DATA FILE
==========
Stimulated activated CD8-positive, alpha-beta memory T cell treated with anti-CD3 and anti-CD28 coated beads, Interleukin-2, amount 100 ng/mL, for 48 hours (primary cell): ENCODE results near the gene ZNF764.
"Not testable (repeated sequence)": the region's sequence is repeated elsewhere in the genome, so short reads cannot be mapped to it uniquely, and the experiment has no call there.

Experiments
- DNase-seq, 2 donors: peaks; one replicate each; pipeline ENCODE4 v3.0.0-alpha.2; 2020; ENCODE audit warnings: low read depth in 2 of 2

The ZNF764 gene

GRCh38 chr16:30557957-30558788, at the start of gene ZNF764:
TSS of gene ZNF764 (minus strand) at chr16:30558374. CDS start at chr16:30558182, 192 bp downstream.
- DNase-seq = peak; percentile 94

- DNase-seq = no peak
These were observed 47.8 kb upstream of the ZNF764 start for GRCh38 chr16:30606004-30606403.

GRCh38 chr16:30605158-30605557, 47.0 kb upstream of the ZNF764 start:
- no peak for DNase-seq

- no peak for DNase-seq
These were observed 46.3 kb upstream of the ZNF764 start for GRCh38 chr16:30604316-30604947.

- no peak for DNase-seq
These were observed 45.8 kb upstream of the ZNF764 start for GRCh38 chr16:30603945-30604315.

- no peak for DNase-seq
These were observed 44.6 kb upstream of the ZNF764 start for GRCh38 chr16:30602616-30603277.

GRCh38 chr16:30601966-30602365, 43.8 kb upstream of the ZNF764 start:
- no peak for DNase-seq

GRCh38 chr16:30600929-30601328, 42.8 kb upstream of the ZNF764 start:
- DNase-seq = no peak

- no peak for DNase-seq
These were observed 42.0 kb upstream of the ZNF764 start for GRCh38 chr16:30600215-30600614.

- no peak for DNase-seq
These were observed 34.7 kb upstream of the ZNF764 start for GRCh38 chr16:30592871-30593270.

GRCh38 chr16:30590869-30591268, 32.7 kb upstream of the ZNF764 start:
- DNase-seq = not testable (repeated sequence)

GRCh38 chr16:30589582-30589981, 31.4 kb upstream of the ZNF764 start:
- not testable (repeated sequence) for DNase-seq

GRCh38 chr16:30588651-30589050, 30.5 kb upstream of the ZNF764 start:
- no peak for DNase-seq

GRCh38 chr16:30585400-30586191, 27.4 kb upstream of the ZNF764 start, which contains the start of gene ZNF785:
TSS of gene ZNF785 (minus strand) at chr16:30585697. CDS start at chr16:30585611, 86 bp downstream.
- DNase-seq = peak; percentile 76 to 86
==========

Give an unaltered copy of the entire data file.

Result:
Stimulated activated CD8-positive, alpha-beta memory T cell treated with anti-CD3 and anti-CD28 coated beads, Interleukin-2, amount 100 ng/mL, for 48 hours (primary cell): ENCODE results near the gene ZNF764.
"Not testable (repeated sequence)": the region's sequence is repeated elsewhere in the genome, so short reads cannot be mapped to it uniquely, and the experiment has no call there.

Experiments
- DNase-seq, 2 donors: peaks; one replicate each; pipeline ENCODE4 v3.0.0-alpha.2; 2020; ENCODE audit warnings: low read depth in 2 of 2

The ZNF764 gene

GRCh38 chr16:30557957-30558788, at the start of gene ZNF764:
TSS of gene ZNF764 (minus strand) at chr16:30558374. CDS start at chr16:30558182, 192 bp downstream.
- DNase-seq = peak; percentile 94

- DNase-seq = no peak
These were observed 47.8 kb upstream of the ZNF764 start for GRCh38 chr16:30606004-30606403.

GRCh38 chr16:30605158-30605557, 47.0 kb upstream of the ZNF764 start:
- no peak for DNase-seq

- no peak for DNase-seq
These were observed 46.3 kb upstream of the ZNF764 start for GRCh38 chr16:30604316-30604947.

- no peak for DNase-seq
These were observed 45.8 kb upstream of the ZNF764 start for GRCh38 chr16:30603945-30604315.

- no peak for DNase-seq
These were observed 44.6 kb upstream of the ZNF764 start for GRCh38 chr16:30602616-30603277.

GRCh38 chr16:30601966-30602365, 43.8 kb upstream of the ZNF764 start:
- no peak for DNase-seq

GRCh38 chr16:30600929-30601328, 42.8 kb upstream of the ZNF764 start:
- DNase-seq = no peak

- no peak for DNase-seq
These were observed 42.0 kb upstream of the ZNF764 start for GRCh38 chr16:30600215-30600614.

- no peak for DNase-seq
These were observed 34.7 kb upstream of the ZNF764 start for GRCh38 chr16:30592871-30593270.

GRCh38 chr16:30590869-30591268, 32.7 kb upstream of the ZNF764 start:
- DNase-seq = not testable (repeated sequence)

GRCh38 chr16:30589582-30589981, 31.4 kb upstream of the ZNF764 start:
- not testable (repeated sequence) for DNase-seq

GRCh38 chr16:30588651-30589050, 30.5 kb upstream of the ZNF764 start:
- no peak for DNase-seq

GRCh38 chr16:30585400-30586191, 27.4 kb upstream of the ZNF764 start, which contains the start of gene ZNF785:
TSS of gene ZNF785 (minus strand) at chr16:30585697. CDS start at chr16:30585611, 86 bp downstream.
- DNase-seq = peak; percentile 76 to 86